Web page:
Monthly Archives: July 2012

Elderberry Wheat Beer

Well I’m going to try a very simple wheat beer, with a few elderberries added for color and flavor.  The final SRM is only supposed to be about 4 (according to the calculator, lol) but I’m quite sure the elderberries will add quite a bit of color.  There are no specialty grains for this one, so it should be quick and easy.  I’ll be using Wyeast Bavarian Wheat Yeast on this one, along with a good amount of wheat extract, and some Saaz and Hallertau hops.  Easy as pie!

  1. prepare checklist
  2. lay out ingredients and equipment
  3. Bring 4 gallons water and wort chiller to a boil
  4. add liquid wheat extract and boil one hour
  5. add 1 oz hallertau at 60 minutes
  6. add 4 oz dried elderberries at 20 minutes
  7. add 1/4 tsp Irish moss powder at 15 minutes
  8. add 1 oz saaz at 10 minutes
  9. turn on wort chiller and cover at 0 minutes
  10. sanitize spoon, thermometer, bucket, wine thief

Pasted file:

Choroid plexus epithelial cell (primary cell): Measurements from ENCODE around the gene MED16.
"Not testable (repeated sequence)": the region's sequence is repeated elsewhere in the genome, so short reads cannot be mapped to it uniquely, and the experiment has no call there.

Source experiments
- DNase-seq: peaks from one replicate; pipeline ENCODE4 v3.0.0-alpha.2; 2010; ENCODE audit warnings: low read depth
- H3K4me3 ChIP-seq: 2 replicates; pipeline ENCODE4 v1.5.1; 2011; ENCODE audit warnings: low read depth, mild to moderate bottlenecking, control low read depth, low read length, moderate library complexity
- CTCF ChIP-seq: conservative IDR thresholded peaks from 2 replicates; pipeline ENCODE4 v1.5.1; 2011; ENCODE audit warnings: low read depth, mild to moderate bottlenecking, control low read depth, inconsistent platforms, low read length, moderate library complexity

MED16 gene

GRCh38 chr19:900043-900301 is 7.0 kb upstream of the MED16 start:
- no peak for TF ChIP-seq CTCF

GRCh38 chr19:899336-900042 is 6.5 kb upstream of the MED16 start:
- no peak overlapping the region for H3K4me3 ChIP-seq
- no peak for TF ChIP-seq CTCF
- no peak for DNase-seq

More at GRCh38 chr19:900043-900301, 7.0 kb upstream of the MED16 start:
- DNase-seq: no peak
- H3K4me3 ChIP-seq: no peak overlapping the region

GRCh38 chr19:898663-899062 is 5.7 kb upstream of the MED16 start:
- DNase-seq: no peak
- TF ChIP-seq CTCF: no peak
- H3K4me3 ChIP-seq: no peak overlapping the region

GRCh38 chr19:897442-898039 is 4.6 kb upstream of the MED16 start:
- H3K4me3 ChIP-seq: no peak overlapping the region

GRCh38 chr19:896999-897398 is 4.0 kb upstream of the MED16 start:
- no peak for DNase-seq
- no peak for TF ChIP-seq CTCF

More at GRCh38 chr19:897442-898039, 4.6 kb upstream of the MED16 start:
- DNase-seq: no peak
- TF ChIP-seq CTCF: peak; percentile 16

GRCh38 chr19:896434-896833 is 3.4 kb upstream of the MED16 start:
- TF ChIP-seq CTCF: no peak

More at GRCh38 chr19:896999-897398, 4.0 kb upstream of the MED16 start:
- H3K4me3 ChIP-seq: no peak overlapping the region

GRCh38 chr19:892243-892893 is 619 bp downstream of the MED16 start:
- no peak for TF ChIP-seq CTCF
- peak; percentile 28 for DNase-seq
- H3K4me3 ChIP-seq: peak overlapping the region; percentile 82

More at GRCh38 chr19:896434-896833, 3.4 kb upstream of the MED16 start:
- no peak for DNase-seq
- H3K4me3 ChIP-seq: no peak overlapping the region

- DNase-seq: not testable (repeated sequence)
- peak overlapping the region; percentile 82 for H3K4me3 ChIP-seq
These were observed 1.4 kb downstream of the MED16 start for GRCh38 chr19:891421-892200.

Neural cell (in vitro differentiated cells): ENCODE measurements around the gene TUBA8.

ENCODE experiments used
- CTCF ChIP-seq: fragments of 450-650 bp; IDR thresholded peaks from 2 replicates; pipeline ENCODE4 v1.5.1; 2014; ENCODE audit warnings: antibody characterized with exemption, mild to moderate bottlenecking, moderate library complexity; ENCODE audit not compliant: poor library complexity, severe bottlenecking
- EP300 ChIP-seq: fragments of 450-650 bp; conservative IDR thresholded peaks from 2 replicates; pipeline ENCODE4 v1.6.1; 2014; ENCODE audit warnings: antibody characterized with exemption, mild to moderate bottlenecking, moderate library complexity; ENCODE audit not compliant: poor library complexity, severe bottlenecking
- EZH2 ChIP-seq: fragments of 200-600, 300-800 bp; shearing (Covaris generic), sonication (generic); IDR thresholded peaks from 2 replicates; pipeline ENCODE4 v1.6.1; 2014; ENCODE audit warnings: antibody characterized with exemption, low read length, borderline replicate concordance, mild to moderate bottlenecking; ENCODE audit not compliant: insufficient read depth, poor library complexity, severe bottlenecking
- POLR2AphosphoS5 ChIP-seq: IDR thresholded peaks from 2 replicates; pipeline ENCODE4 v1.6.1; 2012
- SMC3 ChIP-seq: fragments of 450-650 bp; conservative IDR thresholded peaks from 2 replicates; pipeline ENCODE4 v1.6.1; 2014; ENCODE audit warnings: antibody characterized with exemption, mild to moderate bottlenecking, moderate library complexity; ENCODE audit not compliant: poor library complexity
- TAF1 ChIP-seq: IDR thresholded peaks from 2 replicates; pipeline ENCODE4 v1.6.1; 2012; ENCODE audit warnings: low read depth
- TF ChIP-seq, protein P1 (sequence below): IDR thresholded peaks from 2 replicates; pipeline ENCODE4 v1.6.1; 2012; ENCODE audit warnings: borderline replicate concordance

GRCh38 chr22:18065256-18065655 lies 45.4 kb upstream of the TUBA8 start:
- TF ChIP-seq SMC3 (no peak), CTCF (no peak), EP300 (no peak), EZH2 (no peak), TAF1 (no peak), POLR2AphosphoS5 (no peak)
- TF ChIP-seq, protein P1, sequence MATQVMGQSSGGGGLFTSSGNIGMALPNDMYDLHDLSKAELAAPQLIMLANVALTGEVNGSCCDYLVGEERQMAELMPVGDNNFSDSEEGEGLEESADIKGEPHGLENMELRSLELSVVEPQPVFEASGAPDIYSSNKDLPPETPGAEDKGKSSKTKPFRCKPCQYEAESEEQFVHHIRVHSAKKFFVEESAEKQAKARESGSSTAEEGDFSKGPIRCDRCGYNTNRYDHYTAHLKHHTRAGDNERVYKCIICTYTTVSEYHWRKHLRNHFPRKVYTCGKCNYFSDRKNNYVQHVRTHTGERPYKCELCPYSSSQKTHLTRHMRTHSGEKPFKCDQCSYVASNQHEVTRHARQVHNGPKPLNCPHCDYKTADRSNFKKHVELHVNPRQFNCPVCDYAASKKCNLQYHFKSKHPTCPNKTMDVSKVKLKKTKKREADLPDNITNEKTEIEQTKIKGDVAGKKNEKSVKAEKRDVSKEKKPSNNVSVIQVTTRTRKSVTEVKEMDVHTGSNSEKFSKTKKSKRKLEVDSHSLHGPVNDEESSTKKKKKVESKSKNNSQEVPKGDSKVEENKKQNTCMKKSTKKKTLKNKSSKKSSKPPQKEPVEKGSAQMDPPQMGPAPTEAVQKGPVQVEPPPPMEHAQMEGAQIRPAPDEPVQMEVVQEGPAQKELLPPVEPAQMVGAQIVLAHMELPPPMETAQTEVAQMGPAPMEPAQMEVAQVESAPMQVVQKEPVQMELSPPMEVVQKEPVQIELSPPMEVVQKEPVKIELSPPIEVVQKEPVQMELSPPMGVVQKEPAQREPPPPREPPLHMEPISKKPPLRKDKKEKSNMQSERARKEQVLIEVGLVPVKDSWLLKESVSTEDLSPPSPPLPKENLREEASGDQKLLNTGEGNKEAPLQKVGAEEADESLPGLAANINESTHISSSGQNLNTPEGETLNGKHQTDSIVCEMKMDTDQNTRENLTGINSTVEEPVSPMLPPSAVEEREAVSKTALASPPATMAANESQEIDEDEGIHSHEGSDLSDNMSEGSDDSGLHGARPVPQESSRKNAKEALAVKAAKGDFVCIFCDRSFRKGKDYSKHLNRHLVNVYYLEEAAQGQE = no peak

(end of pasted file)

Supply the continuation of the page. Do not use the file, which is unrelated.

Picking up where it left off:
11. when wort gets to about 70F, strain into fermentation bucket using sanitized strainer
  12. take OG reading with sanitized wine thief
  13. thoroughly aerate wort with sanitized stainless steel spoon
  14. ensure wort is 70F or a little less before pitching yeast
  15. pitch yeast
  16. gently stir using sanitized stainless steel spoon
  17. install sanitized bucket lid and airlock
  18. ferment in closet for 12-15 days at 67F ambient air temp.
  19. use 4 oz corn sugar at bottling

Targets: OG: 1.055    FG:  1.015     IBU: 20    SRM: ?    ABV: 5.2

Actual OG: 1.052

Actual FG: 1.018

Notes:

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The Extreme Amazingness of Stone

In a word – Stone.

A single word that practically defines all that is good in the world of craft beer.  If I had to pick a single brewery for life, and I could never ever drink anyone else’s beer, “Stone” would uttered from my lips within about 0.0000001 picoseconds.